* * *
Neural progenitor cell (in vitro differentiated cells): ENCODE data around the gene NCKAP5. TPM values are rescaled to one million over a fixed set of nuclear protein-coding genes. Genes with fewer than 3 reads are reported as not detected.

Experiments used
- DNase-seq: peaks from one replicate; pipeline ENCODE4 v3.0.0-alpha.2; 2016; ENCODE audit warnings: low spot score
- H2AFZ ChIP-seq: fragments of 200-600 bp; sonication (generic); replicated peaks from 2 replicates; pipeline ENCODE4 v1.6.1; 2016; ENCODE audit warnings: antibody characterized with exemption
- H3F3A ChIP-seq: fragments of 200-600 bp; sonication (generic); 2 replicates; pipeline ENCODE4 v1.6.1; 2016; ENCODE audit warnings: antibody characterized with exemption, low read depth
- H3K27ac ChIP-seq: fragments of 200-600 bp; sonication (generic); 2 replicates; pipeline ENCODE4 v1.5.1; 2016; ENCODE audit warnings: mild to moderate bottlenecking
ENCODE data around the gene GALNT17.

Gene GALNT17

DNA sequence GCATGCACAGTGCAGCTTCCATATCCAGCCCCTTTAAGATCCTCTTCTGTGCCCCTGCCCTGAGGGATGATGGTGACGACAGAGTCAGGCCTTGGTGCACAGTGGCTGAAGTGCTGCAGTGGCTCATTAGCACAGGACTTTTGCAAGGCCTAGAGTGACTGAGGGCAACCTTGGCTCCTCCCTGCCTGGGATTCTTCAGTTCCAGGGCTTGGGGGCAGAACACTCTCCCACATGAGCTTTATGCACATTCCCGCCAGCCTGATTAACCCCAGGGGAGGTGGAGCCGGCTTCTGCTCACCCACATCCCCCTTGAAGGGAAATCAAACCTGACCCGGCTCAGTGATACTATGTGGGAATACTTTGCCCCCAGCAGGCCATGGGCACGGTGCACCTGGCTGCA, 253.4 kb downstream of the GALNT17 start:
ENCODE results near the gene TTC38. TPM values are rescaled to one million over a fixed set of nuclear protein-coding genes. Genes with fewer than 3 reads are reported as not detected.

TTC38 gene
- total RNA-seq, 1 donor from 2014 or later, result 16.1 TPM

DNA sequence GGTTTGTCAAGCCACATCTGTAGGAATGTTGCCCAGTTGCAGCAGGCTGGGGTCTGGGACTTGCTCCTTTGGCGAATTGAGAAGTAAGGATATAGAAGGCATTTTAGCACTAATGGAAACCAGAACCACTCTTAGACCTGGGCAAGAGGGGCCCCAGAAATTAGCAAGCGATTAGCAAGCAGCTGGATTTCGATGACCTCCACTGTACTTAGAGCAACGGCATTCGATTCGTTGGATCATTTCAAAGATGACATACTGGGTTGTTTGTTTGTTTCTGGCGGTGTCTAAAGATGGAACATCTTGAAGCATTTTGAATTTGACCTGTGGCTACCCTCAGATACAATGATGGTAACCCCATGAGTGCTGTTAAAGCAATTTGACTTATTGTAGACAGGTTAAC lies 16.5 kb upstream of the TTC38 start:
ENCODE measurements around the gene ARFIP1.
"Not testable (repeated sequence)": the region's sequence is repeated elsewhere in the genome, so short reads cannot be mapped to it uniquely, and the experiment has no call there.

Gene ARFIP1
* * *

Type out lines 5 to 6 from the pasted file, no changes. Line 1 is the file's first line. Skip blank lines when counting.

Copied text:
- H3F3A ChIP-seq: fragments of 200-600 bp; sonication (generic); 2 replicates; pipeline ENCODE4 v1.6.1; 2016; ENCODE audit warnings: antibody characterized with exemption, low read depth
- H3K27ac ChIP-seq: fragments of 200-600 bp; sonication (generic); 2 replicates; pipeline ENCODE4 v1.5.1; 2016; ENCODE audit warnings: mild to moderate bottlenecking